Emergency stocks of medicines to prevent supply problems during COVID-19
To avoid supply shortages of vital medicines caused by COVID-19, the Danish Medicines Agency has from the outset of the pandemic collaborated with national pharmaceutical wholesalers and Amgros, the organisation responsible for ensuring the supply of medicines to public hospitals in Denmark.
Since the beginning of the COVID-19 pandemic, Denmark and the rest of the EU countries have worked together to prevent the medicine supply chains from being disrupted to the extent that there would not be enough vital medicines for patients – caused by the closure of plants and production facilities, problems with transportation and freight or large fluctuations in the global demand for certain types of medicines, etc.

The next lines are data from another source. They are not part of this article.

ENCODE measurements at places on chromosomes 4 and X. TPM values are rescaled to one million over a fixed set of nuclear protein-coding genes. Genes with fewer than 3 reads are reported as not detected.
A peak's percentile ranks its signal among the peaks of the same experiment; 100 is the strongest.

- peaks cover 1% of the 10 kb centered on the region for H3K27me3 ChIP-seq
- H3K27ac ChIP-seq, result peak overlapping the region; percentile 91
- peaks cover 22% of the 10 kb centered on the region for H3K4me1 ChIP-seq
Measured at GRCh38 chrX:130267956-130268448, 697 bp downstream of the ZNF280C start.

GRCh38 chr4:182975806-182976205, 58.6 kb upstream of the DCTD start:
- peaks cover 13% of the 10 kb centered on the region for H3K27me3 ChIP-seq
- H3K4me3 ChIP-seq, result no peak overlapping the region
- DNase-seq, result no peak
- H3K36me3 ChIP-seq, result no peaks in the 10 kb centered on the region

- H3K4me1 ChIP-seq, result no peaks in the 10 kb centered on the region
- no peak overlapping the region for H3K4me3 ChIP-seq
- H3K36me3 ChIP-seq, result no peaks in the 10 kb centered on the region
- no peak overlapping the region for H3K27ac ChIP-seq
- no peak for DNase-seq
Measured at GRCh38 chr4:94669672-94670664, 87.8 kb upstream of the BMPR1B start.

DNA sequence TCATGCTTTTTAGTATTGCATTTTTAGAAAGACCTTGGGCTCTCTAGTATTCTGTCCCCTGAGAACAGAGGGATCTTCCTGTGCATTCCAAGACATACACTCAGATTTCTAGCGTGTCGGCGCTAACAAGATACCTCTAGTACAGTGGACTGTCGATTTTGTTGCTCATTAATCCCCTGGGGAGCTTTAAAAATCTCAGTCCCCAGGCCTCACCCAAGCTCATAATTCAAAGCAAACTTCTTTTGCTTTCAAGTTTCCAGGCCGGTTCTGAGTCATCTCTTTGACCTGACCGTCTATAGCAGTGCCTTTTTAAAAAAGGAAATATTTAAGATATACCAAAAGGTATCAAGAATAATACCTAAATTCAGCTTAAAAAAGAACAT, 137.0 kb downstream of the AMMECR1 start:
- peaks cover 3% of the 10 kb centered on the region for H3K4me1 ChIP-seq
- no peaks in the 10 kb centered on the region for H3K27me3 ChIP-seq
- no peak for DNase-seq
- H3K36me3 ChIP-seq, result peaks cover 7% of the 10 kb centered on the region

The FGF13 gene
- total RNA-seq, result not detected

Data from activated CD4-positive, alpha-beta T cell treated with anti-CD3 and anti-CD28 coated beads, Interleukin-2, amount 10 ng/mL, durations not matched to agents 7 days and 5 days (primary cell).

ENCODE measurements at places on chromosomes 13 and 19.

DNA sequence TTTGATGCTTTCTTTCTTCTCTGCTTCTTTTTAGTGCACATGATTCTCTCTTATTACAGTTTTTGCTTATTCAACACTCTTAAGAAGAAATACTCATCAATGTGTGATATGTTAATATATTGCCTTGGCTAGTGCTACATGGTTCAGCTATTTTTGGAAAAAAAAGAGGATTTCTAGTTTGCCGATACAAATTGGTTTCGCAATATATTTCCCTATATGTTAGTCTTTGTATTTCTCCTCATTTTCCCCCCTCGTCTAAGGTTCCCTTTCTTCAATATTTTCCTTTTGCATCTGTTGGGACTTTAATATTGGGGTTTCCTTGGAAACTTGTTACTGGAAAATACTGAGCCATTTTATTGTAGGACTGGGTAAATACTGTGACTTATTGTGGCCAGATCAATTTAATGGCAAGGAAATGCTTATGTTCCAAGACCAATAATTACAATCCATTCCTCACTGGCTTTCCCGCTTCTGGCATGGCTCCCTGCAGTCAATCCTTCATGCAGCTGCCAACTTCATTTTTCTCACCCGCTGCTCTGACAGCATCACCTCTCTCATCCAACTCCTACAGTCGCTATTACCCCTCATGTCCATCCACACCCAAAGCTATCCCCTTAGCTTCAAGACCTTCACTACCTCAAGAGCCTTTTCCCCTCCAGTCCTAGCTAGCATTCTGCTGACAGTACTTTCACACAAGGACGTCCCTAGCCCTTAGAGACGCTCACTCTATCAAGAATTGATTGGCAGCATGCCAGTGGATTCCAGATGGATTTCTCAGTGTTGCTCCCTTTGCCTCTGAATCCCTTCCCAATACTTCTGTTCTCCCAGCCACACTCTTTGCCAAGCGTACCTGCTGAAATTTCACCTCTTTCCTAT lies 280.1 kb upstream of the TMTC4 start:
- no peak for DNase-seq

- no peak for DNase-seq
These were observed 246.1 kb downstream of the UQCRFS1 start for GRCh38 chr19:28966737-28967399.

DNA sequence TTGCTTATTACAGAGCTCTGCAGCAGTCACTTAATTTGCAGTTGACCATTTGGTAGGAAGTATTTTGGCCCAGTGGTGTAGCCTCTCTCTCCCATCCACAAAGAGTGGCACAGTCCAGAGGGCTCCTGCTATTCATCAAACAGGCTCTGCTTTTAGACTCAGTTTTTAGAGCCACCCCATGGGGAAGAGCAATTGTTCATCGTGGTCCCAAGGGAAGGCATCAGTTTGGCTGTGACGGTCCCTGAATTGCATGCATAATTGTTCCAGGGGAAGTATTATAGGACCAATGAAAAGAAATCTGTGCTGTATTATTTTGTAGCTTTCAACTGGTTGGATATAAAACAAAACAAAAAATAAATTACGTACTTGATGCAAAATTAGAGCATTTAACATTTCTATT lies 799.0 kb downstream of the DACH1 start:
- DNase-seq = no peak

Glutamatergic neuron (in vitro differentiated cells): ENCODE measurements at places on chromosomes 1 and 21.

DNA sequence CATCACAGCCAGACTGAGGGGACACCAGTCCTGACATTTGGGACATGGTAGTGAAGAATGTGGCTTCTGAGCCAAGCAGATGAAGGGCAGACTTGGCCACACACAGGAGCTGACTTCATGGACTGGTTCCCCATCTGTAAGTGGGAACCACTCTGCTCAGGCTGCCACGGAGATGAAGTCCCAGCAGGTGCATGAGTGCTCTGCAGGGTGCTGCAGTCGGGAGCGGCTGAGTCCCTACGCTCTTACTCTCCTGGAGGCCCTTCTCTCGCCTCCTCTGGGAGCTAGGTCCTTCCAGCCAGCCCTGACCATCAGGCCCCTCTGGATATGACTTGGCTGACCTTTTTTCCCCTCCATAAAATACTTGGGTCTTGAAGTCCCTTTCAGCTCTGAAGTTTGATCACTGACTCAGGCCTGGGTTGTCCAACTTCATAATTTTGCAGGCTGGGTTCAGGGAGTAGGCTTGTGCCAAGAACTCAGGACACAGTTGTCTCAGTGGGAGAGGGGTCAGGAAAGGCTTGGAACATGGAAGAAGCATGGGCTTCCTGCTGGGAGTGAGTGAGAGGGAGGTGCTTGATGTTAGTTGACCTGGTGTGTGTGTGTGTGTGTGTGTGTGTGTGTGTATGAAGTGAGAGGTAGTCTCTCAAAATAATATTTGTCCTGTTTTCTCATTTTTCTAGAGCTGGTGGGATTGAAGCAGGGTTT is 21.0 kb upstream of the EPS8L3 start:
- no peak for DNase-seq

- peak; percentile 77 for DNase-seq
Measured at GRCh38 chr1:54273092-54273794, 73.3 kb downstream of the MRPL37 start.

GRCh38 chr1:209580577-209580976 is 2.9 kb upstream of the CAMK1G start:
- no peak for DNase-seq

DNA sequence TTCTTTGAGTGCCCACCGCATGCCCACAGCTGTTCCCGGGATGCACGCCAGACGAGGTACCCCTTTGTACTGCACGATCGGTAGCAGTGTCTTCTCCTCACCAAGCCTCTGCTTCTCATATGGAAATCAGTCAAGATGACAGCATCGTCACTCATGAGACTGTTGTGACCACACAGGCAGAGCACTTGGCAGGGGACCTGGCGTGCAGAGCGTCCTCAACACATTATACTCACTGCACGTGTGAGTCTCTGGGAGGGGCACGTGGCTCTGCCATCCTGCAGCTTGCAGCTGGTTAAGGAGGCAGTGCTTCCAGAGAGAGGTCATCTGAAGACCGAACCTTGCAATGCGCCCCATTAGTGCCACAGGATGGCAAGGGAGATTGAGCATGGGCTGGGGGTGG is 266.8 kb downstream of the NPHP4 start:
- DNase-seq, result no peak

"I am very pleased that the people in Denmark have not experienced critical problems with the availability of vital medicines. The pandemic has put our system under enormous pressure, but we have worked really hard under difficult circumstances that have affected both the internationally scene and the wholesalers and companies here in Denmark. We have so far resisted the pressure", said Director General of the Danish Medicines Agency, Thomas Senderovitz.
Stocks of essential medicines accumulated at the wholesalers
In parallel with the international work, the Danish Medicines Agency has collaborated with the Danish pharmaceutical wholesalers and Amgros, the organisation managing the supply of medicines to pharmacies and hospitals, in order to gradually build up the national reserve of vital medicines that would be difficult to go without for even short periods of time such as antibiotics, insulin and asthma medicine.
"We have increased the reserve more so that we are now better prepared in terms of vital medicines than we were before the pandemic", said Thomas Senderovitz.
Normally, the wholesalers’ stocks can cover the consumption of pharmacies and hospitals for three to four weeks. Now, the stocks of vital medicines can cover up to three months’ use at the pharmacies and between three to nine months’ use at the hospitals.